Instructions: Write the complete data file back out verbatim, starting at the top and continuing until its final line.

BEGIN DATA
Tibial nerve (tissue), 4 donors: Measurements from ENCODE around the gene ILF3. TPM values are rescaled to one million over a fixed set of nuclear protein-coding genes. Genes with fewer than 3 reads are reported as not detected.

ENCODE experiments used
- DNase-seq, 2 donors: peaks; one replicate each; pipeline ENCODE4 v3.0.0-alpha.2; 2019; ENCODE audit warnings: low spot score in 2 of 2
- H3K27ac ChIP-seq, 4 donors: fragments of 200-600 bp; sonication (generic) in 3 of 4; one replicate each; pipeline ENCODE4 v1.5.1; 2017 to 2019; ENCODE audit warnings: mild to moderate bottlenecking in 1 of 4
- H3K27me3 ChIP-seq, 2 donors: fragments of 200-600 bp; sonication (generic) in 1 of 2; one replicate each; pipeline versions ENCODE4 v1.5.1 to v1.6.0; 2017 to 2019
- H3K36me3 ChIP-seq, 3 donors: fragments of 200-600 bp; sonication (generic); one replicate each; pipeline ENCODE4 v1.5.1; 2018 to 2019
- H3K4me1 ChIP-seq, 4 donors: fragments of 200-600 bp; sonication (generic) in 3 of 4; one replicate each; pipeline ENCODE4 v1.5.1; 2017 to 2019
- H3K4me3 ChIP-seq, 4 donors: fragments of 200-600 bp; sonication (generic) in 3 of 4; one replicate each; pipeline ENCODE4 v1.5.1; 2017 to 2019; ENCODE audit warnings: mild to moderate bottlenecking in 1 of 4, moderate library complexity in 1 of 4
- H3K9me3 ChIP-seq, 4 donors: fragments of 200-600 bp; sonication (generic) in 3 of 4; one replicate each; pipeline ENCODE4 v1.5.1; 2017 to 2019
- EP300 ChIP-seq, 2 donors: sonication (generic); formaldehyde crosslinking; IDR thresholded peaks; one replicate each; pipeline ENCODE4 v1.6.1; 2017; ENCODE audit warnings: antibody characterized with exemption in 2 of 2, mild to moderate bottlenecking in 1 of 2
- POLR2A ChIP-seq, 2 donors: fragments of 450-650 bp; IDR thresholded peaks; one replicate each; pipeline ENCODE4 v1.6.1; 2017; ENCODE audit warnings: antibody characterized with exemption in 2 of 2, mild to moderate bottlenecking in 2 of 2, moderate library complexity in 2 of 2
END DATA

Tibial nerve (tissue), 4 donors: Measurements from ENCODE around the gene ILF3. TPM values are rescaled to one million over a fixed set of nuclear protein-coding genes. Genes with fewer than 3 reads are reported as not detected.

ENCODE experiments used
- DNase-seq, 2 donors: peaks; one replicate each; pipeline ENCODE4 v3.0.0-alpha.2; 2019; ENCODE audit warnings: low spot score in 2 of 2
- H3K27ac ChIP-seq, 4 donors: fragments of 200-600 bp; sonication (generic) in 3 of 4; one replicate each; pipeline ENCODE4 v1.5.1; 2017 to 2019; ENCODE audit warnings: mild to moderate bottlenecking in 1 of 4
- H3K27me3 ChIP-seq, 2 donors: fragments of 200-600 bp; sonication (generic) in 1 of 2; one replicate each; pipeline versions ENCODE4 v1.5.1 to v1.6.0; 2017 to 2019
- H3K36me3 ChIP-seq, 3 donors: fragments of 200-600 bp; sonication (generic); one replicate each; pipeline ENCODE4 v1.5.1; 2018 to 2019
- H3K4me1 ChIP-seq, 4 donors: fragments of 200-600 bp; sonication (generic) in 3 of 4; one replicate each; pipeline ENCODE4 v1.5.1; 2017 to 2019
- H3K4me3 ChIP-seq, 4 donors: fragments of 200-600 bp; sonication (generic) in 3 of 4; one replicate each; pipeline ENCODE4 v1.5.1; 2017 to 2019; ENCODE audit warnings: mild to moderate bottlenecking in 1 of 4, moderate library complexity in 1 of 4
- H3K9me3 ChIP-seq, 4 donors: fragments of 200-600 bp; sonication (generic) in 3 of 4; one replicate each; pipeline ENCODE4 v1.5.1; 2017 to 2019
- EP300 ChIP-seq, 2 donors: sonication (generic); formaldehyde crosslinking; IDR thresholded peaks; one replicate each; pipeline ENCODE4 v1.6.1; 2017; ENCODE audit warnings: antibody characterized with exemption in 2 of 2, mild to moderate bottlenecking in 1 of 2
- POLR2A ChIP-seq, 2 donors: fragments of 450-650 bp; IDR thresholded peaks; one replicate each; pipeline ENCODE4 v1.6.1; 2017; ENCODE audit warnings: antibody characterized with exemption in 2 of 2, mild to moderate bottlenecking in 2 of 2, moderate library complexity in 2 of 2